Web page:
The Devil Within Her
Written by Stanley PriceDirected by Peter Sasdy
Mrs. Hyde...Hilary Mason
Lucy Carlesi's newborn baby Nicholas is not your run-of-the-mill tyke. His birth was extremely difficult, and he emerged from the womb a 12-pound hulk with a strength far surpassing what could be considered normal. He uses this strength, and his innate violent tendencies, to cause all sorts of mayhem: everything from scratching his mother's face to ransacking his own nursery, and attempting to drown the babysitter. Kids these days!
The stress of having such an ill-mannered child threatens Lucy's peace of mind, even more so considering that every time she looks at little Nicky, she instead sees the face of Hercules, the burlesque actor dwarf who cursed her unborn child years back after she spurned his forceful sexual advances. "You will have a baby as big as I am small...and possessed by the devil himself!"
Is the baby truly possessed by the devil? Is it merely some sort of genetic abnormality coupled with a behavioral disorder? Or is Lucy just off her rocker? It's hard to say, and you'll probably get a different answer depending on who you ask--Lucy's Italian husband Gino, Gino's nun sister Albana, the baffled Dr. Finch (Donald Pleasance in a spot-on performance), Lucy's sexy stripper friend Mandy, or the suspicious housekeeper Mrs. Hyde.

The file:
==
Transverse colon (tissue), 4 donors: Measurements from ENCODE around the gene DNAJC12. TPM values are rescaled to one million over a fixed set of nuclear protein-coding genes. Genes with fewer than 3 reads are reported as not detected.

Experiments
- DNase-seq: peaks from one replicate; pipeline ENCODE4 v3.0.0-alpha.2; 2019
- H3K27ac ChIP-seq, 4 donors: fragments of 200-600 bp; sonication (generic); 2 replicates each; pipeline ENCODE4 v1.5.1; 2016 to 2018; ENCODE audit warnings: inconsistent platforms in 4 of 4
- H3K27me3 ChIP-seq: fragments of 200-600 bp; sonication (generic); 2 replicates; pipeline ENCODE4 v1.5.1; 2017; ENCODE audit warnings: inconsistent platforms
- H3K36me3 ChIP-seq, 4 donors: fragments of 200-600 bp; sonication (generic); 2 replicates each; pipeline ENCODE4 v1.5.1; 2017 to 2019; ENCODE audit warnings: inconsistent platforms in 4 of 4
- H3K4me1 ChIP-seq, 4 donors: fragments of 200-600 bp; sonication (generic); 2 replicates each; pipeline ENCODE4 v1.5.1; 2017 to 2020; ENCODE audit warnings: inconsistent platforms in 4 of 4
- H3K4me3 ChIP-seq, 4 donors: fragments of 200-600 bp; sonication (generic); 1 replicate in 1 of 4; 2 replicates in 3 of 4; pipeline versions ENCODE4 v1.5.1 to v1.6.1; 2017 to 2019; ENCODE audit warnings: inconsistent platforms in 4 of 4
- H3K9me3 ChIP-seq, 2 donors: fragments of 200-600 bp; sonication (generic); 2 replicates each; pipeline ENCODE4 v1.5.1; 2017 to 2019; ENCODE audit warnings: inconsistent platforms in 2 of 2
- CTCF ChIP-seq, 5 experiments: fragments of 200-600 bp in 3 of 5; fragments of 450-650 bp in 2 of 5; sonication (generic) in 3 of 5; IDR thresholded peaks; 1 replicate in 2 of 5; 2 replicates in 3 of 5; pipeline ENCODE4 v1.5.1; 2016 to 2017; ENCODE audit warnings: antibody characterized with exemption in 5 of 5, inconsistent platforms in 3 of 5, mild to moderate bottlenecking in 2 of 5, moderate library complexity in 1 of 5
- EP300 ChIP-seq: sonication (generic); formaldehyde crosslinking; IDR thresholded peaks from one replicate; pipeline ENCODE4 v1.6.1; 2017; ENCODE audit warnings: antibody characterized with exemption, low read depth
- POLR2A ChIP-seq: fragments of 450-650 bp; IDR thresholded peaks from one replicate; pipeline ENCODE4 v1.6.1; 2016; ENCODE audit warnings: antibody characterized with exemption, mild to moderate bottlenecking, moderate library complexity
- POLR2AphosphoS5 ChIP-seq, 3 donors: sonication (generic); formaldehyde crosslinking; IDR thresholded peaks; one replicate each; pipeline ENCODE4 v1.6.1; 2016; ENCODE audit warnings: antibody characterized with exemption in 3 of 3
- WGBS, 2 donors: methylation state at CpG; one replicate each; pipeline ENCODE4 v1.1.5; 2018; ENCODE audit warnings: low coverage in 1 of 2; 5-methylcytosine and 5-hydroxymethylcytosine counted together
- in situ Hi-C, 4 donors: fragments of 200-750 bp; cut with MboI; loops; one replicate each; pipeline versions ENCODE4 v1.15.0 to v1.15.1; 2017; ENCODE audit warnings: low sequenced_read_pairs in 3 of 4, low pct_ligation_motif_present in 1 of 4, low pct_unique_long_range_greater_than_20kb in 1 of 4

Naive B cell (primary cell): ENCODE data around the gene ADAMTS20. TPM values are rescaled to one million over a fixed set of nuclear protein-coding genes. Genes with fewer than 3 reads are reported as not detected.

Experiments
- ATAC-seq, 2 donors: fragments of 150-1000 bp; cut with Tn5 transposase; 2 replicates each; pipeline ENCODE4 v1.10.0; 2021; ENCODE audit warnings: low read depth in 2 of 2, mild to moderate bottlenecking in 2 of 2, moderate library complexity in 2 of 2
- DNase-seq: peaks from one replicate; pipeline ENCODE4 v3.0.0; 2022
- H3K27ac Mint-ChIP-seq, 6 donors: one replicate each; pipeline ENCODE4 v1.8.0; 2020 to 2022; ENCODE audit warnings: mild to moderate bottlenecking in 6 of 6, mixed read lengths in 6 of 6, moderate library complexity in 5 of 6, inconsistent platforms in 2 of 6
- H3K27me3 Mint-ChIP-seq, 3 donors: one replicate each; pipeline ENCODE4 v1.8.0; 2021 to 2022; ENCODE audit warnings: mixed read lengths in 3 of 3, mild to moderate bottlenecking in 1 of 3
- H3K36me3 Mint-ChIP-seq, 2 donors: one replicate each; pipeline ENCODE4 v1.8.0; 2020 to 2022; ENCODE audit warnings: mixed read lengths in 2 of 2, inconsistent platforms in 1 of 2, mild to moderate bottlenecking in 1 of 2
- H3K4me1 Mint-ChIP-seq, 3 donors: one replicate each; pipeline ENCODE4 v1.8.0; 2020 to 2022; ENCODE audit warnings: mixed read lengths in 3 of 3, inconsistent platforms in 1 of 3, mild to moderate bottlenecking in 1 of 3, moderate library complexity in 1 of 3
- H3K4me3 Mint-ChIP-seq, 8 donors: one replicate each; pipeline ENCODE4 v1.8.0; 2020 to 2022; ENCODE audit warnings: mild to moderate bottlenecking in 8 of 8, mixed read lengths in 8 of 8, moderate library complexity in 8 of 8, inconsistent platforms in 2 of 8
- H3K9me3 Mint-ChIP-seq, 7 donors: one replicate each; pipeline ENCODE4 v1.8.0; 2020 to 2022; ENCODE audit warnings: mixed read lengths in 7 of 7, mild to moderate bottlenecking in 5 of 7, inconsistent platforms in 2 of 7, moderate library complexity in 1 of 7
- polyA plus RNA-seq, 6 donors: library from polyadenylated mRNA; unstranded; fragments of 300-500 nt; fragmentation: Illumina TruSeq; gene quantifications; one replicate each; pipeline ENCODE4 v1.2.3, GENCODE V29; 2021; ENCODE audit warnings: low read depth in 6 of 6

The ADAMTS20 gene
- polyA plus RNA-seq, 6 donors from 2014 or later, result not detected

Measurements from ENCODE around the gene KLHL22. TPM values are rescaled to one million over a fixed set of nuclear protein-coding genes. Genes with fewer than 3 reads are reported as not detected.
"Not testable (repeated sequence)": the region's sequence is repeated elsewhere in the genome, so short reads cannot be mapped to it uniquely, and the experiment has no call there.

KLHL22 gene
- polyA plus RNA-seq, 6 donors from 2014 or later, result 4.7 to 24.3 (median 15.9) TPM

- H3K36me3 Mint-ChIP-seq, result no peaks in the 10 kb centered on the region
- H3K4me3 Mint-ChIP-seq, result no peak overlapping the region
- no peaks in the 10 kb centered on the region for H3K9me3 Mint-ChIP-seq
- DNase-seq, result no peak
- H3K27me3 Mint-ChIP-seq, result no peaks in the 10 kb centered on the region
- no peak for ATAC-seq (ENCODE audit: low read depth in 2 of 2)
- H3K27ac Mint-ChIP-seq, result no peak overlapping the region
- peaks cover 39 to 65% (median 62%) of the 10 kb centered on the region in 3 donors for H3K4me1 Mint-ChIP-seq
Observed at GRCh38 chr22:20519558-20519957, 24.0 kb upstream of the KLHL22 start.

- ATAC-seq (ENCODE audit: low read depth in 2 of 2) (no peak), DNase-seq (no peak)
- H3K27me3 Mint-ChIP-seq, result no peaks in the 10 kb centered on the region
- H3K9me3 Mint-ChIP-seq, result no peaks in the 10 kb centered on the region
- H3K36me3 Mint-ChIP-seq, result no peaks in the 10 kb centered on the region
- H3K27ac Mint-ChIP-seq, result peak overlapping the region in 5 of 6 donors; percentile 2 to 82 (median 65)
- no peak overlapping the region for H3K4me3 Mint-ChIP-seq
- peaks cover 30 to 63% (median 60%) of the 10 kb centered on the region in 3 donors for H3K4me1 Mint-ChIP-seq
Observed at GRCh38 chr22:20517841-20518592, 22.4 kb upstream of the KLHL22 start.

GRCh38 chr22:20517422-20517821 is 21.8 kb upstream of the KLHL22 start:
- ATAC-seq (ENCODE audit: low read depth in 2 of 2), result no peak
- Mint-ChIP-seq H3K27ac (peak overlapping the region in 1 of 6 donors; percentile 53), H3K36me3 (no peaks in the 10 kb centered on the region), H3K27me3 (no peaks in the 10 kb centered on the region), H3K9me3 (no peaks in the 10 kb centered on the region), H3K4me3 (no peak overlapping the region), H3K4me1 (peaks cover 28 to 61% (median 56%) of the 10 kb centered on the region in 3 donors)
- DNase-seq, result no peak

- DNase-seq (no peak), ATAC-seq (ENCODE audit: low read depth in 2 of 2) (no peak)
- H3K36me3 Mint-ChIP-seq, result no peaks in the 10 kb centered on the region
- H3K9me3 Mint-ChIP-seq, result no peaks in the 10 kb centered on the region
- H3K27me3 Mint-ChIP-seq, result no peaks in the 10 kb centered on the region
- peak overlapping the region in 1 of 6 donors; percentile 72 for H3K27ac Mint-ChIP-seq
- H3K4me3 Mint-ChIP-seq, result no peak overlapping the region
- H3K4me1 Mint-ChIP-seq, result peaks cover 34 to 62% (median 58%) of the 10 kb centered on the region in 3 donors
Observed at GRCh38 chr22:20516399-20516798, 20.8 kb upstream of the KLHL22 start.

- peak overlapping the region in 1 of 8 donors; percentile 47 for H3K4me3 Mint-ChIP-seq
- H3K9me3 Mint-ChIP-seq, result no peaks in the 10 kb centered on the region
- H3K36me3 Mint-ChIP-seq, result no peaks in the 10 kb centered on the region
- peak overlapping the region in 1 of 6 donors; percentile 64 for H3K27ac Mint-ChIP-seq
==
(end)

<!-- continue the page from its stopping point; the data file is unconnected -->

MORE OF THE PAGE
The dynamic between Dr. Finch and Sister Albana is an unusual one, but probably the most powerful relationship in the film. A man of science and a woman of faith exchanging quips as they attack the problem from both ends, regardless of the fact that both side seems equally implausible. It's just a shame that there weren't more scenes of the two of them together.
This film burns slowly, filled with flashbacks and hallucinations and a definite 1970s vibe...and not just because of the shrubbery on display during one of the nude scenes. It's atmospheric and enjoyable, even if it is occasionally a hodge-podge derivative of other, better films. Primarily, though, it reminded me of a cross between Rosemary's Baby and Larry Cohen's It Lives.
A quicker pace wouldn't have hurt things, nor would a more sensible ending that answered some of the questions brought up along the way. But it still remains a decent watch if you're looking to get your Sleazy Seventies occult fix in before dawn.
ALSO KNOWN AS: Sharon's Baby; I Don't Want To Be Born; It Lives Within Her
"This one...doesn't want to be born."